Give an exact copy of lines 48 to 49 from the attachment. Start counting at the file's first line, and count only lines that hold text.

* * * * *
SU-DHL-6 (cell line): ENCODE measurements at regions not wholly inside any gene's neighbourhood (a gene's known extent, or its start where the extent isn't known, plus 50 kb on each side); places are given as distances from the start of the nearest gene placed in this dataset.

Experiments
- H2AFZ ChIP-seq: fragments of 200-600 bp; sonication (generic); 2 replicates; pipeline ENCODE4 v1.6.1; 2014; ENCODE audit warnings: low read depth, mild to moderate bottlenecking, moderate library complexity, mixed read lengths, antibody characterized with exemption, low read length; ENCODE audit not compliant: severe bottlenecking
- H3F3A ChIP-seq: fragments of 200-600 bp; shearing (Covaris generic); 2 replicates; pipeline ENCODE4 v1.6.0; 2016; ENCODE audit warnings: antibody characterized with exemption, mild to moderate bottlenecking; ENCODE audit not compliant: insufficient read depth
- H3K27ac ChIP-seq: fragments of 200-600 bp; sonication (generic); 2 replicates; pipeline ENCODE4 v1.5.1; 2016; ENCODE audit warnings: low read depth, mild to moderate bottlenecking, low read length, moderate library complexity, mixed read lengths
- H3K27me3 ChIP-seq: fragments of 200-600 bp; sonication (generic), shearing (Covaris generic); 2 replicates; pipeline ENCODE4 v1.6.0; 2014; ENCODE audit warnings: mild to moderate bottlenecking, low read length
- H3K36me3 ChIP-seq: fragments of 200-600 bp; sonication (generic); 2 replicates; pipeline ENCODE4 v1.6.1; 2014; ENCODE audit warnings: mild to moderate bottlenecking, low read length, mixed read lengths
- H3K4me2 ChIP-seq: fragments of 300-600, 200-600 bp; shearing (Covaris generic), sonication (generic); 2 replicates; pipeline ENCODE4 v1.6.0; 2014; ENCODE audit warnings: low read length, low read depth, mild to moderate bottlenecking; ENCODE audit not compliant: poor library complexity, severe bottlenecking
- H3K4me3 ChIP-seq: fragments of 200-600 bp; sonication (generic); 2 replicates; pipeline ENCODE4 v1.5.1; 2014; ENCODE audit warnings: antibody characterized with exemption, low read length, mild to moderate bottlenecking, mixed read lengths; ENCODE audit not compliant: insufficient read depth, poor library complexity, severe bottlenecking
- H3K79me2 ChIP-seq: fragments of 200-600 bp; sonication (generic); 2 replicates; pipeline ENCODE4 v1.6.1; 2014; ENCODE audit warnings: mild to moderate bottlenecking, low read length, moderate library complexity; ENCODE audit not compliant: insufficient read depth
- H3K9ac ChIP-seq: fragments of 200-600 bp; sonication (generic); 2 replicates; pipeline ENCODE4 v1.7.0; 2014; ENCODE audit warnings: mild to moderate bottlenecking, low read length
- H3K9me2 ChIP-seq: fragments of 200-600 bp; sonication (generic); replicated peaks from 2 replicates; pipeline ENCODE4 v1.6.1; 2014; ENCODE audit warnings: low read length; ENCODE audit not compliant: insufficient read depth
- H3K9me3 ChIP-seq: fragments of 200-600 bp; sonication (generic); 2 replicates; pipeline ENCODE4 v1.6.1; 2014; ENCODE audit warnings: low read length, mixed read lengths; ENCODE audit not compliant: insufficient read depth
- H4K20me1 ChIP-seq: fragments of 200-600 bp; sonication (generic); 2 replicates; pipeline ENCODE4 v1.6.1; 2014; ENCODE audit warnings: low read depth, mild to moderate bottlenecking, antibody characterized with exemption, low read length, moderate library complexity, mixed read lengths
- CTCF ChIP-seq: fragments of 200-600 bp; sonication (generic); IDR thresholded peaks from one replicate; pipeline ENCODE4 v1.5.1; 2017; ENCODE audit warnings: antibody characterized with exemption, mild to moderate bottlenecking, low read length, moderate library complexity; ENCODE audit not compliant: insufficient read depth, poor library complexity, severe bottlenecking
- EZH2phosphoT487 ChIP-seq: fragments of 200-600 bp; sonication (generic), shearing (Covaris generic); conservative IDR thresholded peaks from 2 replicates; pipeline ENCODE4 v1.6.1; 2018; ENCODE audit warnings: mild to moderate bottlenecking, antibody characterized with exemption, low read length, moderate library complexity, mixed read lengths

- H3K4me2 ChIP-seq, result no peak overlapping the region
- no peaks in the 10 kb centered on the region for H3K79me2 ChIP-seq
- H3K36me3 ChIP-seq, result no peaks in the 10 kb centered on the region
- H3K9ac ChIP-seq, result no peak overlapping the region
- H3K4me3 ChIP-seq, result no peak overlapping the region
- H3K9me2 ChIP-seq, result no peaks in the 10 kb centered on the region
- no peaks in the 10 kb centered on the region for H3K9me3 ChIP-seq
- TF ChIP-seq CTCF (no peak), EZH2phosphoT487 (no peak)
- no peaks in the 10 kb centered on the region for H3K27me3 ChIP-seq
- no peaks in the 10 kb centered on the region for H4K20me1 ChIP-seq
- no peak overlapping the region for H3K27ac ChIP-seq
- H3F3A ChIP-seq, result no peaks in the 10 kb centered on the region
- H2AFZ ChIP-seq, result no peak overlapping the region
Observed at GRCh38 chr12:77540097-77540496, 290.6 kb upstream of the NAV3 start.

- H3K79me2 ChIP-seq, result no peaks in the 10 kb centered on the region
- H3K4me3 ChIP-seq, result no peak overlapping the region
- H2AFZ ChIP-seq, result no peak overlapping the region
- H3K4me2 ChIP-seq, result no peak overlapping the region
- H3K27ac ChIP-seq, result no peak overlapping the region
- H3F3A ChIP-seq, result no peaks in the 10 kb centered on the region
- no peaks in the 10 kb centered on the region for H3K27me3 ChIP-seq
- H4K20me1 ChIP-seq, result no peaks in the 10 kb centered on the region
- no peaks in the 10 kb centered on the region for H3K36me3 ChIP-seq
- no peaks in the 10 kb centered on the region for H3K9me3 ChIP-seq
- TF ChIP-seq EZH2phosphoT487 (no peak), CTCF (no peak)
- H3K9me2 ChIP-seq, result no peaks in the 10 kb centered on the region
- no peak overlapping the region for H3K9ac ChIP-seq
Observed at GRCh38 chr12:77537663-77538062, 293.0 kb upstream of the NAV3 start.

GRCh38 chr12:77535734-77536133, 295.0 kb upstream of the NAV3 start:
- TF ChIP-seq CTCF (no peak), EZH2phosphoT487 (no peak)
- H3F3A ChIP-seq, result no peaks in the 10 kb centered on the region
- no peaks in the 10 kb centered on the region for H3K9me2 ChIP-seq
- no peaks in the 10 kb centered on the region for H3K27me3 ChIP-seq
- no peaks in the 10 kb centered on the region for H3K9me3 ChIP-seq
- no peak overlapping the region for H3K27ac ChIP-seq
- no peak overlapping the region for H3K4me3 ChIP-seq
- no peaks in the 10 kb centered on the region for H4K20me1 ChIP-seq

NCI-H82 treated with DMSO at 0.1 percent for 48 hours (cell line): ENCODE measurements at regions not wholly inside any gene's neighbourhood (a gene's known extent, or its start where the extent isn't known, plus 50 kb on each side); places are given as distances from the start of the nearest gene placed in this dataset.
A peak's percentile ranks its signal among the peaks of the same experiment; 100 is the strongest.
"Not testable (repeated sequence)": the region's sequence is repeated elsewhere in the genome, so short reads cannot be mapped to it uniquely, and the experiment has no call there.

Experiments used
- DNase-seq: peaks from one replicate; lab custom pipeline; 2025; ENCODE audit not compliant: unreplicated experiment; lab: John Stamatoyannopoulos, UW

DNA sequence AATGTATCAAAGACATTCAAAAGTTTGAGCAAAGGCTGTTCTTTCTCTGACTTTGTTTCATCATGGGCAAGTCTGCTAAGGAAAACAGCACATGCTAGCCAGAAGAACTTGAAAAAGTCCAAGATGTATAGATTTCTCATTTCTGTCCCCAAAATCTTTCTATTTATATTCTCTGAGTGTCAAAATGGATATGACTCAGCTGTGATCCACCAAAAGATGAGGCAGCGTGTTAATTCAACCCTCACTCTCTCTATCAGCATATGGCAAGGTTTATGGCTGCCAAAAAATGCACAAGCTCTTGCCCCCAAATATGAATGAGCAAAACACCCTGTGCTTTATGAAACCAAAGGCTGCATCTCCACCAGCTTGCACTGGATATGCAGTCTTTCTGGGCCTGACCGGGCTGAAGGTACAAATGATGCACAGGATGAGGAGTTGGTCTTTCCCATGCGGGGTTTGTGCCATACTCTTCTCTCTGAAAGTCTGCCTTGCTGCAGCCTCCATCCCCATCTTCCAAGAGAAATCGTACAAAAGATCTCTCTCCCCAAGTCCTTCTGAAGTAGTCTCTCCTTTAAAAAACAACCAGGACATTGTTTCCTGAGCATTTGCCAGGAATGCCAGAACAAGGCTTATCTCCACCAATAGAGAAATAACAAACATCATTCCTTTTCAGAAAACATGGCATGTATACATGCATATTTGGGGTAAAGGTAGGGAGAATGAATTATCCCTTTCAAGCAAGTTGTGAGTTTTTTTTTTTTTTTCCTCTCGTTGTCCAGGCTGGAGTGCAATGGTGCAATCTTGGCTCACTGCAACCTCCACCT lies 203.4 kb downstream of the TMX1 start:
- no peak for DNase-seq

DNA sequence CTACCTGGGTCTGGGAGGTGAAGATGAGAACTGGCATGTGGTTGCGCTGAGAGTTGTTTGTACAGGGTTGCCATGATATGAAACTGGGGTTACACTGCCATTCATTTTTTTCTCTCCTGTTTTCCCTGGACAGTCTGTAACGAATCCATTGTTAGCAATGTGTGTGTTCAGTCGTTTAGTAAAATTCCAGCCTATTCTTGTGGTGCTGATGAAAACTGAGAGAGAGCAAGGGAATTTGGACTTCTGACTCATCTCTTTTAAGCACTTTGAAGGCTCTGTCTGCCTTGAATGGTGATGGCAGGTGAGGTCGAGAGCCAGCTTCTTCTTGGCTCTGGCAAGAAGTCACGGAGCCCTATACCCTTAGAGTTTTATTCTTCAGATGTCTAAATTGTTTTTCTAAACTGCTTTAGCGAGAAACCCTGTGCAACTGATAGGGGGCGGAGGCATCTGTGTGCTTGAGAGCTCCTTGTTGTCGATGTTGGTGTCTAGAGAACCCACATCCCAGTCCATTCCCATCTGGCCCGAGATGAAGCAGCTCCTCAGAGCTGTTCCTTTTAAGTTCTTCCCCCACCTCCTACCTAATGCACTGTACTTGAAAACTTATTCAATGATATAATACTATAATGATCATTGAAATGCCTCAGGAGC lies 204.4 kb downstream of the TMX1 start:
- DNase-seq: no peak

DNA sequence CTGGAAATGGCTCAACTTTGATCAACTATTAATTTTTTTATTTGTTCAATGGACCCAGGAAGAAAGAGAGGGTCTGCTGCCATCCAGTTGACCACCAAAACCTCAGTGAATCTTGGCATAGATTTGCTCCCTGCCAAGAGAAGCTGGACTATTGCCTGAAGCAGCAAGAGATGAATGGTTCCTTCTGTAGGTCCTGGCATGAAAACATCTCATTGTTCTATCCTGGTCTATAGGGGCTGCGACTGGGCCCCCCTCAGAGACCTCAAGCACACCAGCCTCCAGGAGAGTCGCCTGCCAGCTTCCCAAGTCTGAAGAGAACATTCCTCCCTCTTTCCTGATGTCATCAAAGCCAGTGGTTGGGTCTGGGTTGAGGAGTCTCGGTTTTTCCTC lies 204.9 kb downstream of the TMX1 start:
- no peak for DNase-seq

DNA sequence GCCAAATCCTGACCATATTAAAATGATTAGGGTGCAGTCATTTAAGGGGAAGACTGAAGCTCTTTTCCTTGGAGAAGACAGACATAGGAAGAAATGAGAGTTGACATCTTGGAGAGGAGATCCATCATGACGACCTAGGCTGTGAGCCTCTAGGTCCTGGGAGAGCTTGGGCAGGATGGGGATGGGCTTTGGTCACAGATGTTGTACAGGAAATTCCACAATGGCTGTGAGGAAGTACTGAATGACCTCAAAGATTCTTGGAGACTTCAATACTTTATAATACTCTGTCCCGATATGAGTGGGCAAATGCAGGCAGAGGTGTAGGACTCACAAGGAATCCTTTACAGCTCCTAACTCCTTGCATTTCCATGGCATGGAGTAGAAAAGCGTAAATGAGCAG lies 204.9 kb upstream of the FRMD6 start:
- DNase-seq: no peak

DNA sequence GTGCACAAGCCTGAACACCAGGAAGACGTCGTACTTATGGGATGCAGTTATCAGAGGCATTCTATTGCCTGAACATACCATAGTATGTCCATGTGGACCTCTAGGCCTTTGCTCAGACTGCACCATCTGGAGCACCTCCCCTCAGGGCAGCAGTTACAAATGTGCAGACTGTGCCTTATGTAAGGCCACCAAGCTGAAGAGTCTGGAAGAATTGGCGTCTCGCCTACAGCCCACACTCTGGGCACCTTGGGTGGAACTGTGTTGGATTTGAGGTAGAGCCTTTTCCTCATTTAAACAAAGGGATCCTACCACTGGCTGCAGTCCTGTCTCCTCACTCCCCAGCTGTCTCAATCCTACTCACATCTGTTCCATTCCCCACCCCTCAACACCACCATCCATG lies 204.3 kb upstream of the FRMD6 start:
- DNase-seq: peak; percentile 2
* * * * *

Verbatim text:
- no peaks in the 10 kb centered on the region for H3K9me2 ChIP-seq
- no peaks in the 10 kb centered on the region for H3K27me3 ChIP-seq